The roots of determination are planted at a young age, fostered through both education and example, and tested by trial as adolescence turns to adulthood. This starts with family, and although most of my lessons were taught by my Mom and Dad, there was always a secondary figure. Thomas Johnston Sharpe passed away last weekend, and carrying his name is only the tip of the iceberg that describes his influence.
You can probably insert a typical “The Greatest Generation” story here; my grandfather’s followed the same storylines many did. Go to the War, come home, get married, raise a family, work hard, and retire to enjoy the Golden Years. For Pop-Pop, that meant lying about his age to get into the Navy, then serving in the Pacific. He always downplayed his deployment as “just a cook”, and it was only recently we learned that he was involved in heavy fighting in the Battle of Okinawa. He came back and worked for the post office for 30 years, accumulating enough banked sick time to retire a couple of years early. I didn’t need to look very far for an example of dedication.
One sentiment I shared with family very early in my cancer diagnosis is when this is all said and done, I wanted to make a difference in the lives of others. This blog has given me a head start on that, but there is so many other ways to help people than just chronicling one patient’s ups and downs.
I got the chance to start down that path on Saturday, speaking at the Melanoma Research Foundation’s “Navigating Malignant Melanoma” conference in Miami. The MRF supports melanoma research, educates patients and physicians, and advocates for the melanoma community. Their website – www.melanoma.org – contains a wealth of knowledge on melanoma and resources for support and research. They are one of several organizations that are committed to battling melanoma alongside us patients. And they are doing another symposium in New York City on Saturday, February 8 – I highly suggest you make the trip up the Turnpike if you or a loved one has melanoma to learn about the breakthroughs being made in clinical trials and treatments.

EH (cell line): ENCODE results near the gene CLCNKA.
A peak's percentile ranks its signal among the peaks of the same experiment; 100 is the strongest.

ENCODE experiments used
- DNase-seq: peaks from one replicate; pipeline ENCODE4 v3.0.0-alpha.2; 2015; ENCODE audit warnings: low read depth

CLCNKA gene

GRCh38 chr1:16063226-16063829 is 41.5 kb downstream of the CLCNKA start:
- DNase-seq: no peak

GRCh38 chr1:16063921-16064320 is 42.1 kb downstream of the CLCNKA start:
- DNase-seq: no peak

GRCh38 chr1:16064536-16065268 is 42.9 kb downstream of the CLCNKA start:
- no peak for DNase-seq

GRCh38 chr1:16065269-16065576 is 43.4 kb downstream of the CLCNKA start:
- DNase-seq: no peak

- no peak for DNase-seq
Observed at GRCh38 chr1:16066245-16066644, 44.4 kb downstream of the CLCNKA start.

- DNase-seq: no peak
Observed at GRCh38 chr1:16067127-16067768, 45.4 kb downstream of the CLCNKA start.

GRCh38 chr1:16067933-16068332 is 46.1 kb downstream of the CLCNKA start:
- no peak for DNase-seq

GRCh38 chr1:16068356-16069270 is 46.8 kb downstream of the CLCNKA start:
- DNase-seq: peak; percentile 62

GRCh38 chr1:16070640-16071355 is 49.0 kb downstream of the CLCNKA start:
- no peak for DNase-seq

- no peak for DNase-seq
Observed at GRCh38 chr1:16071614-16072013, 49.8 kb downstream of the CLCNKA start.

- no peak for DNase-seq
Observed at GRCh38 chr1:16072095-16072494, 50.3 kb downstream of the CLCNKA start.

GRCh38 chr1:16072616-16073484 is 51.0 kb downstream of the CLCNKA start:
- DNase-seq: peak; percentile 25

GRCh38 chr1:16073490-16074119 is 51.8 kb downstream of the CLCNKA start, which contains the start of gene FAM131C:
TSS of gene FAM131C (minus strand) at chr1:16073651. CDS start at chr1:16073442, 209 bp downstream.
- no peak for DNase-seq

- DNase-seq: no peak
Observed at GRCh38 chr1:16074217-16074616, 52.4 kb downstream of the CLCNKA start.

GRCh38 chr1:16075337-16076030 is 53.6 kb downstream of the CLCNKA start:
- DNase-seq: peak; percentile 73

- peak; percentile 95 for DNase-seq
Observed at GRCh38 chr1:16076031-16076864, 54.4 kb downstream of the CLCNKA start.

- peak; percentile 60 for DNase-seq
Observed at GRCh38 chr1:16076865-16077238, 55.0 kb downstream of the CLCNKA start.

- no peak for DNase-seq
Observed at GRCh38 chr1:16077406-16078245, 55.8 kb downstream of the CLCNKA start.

The forum itself was small – they were piloting this approach for conferences in NYC and San Francisco – which turned out to be a good way to lead my first melanoma discussion. I don’t have much of a public speaking resume, mostly hour-long work presentations. Opening up about my illness was certainly going to be a change of pace, so I am a little glad the room wasn’t filled. Plus, the first of the two speaking parts was strictly with other patients and caregivers, which meant my story became more of a talk of treatments and clinical trial experiences. I could really relate to my audience (and they to me), and that connection is something I hope will seamlessly (yea right) transfer from blogging to speaking engagements.